Catalysing transformative change in beneficial ownership transparency

  • Publication date: 01 September 2020
  • Author: Extractive Industries Transparency Initiative (EITI)


The research, conducted to inform the design of a global programme to bring about transformative change in BOT in the extractive industry, looked at two main research themes: preliminary country selection process and criteria, and understanding the priorities, needs, and demands of implementers. It has shown that the assumptions that were previously held are largely valid, but it has also added considerable nuance to how these are framed. As an overarching conclusion, the research has shown that implementing BOT in the extractive industry is challenging and complex, and the demand for technical assistance to overcome and break down these complexities is currently far larger than the supply. There is a complex political economy of incentives around the implementation of BOT that needs to be understood on a country by country basis. Despite the COVID-19 pandemic, which has caused delays as well as providing new opportunities for engagement, the timing and relevance of the programme appear opportune.

For the country selection criteria, one of the main findings has been that criteria related to successful implementation and positive impact are interlinked, and therefore it is more practical for the programme design to look at which criteria it can affect directly and over which it can exercise some influence. Political will has emerged as the most important factor in successful implementation. Because of its complexity, it is more useful for the programme to attempt to break this down as much as possible into its constituent parts. One method that the programme could use to mitigate the risks associated with political will is to use a funnel approach. This includes having small interventions in a larger number of countries, and using these as a way to conduct initial scoping and assess political will, to scale up the interventions in a limited number of countries.

In terms of the support services the programme will offer as well as the programme’s beneficiaries, the main conclusion is that it is not practicable to identify typologies of implementing countries, each with a specific set of challenges. There are certain challenges that are common in all countries, and others that do not appear across the board. It is only possible to correlate a limited number of implementer challenges with specific country characteristics. Therefore, support services are best designed as a menu. The research has also highlighted a number of specific implementation needs for which the programme should design targeted interventions. Whilst government is the primary beneficiary of support with BOT reform itself, the programme should treat civil society and industry as primary beneficiaries due to the fact that CSOs and industry play a critical role as intermediaries and catalysts in implementation.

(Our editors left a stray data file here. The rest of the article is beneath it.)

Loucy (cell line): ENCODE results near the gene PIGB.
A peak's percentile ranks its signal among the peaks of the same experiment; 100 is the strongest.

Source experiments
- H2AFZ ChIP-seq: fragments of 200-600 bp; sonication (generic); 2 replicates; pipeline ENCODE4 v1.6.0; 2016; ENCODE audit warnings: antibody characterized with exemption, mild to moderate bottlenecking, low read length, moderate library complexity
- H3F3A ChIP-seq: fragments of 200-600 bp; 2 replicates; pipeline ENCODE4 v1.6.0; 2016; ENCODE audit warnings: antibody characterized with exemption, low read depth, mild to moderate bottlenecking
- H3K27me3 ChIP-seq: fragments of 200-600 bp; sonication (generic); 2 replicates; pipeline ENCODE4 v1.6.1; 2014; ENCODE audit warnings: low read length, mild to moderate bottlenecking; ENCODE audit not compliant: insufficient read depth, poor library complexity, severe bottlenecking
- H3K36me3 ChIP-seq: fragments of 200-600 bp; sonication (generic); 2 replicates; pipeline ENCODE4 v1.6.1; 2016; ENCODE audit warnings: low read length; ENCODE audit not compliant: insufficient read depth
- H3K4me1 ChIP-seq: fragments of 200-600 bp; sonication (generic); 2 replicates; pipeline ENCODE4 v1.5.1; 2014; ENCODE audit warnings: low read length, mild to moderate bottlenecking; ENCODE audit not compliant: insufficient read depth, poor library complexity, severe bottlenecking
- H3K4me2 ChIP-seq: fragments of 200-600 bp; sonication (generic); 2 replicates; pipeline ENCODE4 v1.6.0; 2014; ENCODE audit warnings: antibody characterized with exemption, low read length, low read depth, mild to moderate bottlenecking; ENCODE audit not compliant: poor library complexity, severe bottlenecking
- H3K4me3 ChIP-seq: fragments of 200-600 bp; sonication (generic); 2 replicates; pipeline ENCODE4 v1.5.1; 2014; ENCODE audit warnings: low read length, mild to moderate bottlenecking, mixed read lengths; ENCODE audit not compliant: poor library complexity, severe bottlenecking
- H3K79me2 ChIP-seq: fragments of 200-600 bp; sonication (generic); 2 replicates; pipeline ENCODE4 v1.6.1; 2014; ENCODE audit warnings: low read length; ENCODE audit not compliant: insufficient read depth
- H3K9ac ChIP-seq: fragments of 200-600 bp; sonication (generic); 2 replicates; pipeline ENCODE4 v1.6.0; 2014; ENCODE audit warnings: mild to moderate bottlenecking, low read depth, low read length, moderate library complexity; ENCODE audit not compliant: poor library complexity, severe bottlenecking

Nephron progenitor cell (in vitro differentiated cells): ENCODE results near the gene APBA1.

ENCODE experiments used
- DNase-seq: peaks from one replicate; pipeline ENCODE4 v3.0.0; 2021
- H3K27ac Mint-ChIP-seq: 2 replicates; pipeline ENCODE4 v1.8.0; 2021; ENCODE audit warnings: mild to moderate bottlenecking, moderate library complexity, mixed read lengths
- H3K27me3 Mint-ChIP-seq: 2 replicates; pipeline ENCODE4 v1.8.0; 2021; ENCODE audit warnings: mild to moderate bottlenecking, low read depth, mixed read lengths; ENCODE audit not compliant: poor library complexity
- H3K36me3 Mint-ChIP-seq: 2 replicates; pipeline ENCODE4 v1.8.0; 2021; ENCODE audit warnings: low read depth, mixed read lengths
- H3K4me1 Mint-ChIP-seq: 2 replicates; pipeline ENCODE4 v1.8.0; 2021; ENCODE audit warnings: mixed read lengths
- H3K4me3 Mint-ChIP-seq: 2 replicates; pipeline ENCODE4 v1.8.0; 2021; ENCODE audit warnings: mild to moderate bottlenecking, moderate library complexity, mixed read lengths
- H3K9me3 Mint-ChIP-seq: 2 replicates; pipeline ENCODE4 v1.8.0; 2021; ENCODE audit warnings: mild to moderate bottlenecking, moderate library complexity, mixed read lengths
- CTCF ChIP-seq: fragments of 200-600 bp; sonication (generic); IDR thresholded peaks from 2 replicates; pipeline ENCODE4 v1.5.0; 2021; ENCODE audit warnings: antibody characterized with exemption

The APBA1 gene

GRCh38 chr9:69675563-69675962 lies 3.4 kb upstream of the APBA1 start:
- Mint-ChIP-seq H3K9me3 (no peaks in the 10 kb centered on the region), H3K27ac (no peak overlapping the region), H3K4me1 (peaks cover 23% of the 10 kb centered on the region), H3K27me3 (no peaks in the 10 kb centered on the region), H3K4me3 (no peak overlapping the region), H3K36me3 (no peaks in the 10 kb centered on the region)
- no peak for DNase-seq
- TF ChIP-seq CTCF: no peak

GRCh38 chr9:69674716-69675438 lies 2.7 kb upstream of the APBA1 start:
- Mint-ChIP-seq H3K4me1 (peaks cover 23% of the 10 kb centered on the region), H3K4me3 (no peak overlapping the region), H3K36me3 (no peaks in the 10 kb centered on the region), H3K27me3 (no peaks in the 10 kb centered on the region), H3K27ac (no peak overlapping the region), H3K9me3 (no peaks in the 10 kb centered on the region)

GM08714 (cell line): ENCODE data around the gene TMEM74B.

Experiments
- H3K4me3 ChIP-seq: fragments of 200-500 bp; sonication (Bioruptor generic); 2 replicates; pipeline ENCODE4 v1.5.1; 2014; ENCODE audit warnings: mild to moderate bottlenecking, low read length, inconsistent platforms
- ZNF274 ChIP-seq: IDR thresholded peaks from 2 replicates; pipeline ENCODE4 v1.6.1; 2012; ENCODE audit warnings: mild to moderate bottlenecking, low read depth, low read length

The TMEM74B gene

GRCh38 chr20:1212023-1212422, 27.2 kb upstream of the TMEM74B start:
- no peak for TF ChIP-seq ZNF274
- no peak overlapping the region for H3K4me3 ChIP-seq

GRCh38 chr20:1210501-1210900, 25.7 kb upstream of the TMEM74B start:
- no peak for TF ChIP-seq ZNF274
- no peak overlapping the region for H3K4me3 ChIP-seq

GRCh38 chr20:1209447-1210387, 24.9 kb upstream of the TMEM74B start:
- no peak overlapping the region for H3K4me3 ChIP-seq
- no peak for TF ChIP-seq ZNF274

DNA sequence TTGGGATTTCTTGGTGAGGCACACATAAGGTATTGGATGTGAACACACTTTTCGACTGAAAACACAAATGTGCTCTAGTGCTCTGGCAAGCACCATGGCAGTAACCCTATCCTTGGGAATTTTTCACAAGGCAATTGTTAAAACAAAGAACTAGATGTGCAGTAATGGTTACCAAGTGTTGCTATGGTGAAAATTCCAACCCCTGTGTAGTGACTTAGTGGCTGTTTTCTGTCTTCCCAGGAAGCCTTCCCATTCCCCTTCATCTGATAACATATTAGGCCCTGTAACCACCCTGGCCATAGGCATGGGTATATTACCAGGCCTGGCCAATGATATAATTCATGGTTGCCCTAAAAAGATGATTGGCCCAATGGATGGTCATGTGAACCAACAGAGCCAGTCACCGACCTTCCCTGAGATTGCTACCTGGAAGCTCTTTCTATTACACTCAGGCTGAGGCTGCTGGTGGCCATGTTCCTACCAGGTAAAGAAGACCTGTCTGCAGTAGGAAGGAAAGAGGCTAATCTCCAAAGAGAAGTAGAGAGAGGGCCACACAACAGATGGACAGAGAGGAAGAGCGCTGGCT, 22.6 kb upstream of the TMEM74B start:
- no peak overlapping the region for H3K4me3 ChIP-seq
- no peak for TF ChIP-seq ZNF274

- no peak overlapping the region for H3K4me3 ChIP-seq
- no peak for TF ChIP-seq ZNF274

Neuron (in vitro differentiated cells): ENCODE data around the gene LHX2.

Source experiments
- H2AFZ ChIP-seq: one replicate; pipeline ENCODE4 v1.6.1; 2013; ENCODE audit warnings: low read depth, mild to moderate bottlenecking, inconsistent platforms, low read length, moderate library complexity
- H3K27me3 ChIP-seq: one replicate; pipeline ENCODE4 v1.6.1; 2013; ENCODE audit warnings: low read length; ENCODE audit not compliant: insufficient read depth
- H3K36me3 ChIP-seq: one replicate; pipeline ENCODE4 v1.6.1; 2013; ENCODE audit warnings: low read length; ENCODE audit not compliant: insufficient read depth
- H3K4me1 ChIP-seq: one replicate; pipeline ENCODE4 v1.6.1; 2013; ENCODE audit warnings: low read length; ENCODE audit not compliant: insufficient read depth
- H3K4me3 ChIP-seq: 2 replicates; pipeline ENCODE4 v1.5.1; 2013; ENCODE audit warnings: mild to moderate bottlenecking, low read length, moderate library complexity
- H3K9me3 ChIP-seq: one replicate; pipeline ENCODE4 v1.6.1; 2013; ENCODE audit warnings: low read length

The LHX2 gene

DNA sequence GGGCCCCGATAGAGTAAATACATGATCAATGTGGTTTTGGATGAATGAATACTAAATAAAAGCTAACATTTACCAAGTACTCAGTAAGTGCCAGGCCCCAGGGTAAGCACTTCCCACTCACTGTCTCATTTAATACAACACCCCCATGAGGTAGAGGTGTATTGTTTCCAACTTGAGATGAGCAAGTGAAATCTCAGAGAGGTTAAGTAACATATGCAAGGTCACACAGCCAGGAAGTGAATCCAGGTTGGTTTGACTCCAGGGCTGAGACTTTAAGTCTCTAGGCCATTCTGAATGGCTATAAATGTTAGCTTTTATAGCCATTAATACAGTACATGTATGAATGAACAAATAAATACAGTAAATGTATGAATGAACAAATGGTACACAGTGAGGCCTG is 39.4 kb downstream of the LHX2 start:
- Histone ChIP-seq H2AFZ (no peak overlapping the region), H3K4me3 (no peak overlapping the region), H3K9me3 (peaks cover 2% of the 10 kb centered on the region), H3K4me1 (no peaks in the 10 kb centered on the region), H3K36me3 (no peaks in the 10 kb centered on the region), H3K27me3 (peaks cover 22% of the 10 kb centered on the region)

Overall, it appears that at this point in time, the coronavirus crisis is causing delays to implementation in some countries, but also creating new incentives for implementation in other countries. The programme will need to apply a “COVID-19 lens” to its programme design, and assess on a case by case basis how this is affecting both the country selection criteria as well as individual implementers and their paths to implementation.

Finally, a number of areas for further research have been identified. During implementation, the programme should continue to conduct research to further unpack political will, which should feed into its MEL framework. The programme should also further explore the role of corruption as a blocker for implementation and a precondition for impact. Further research should be conducted on the role of industry and extractive industry regulators in particular. Lastly, whilst this research has shed some light on early and short-term impacts of COVID-19, it is difficult to say what will happen in the long-term. This report was written as many countries have managed to gain control over the first waves of infections, but many countries are experiencing a rise in infections as restrictions are lifted. It is unclear what subsequent waves of infections, the loss of jobs, and the longer-term effects on the economy will have on BOT reforms and implementation. The programme should build in continuous monitoring and analysis of the impact of COVID-19.

Next page: Annex 1: Programme design research framework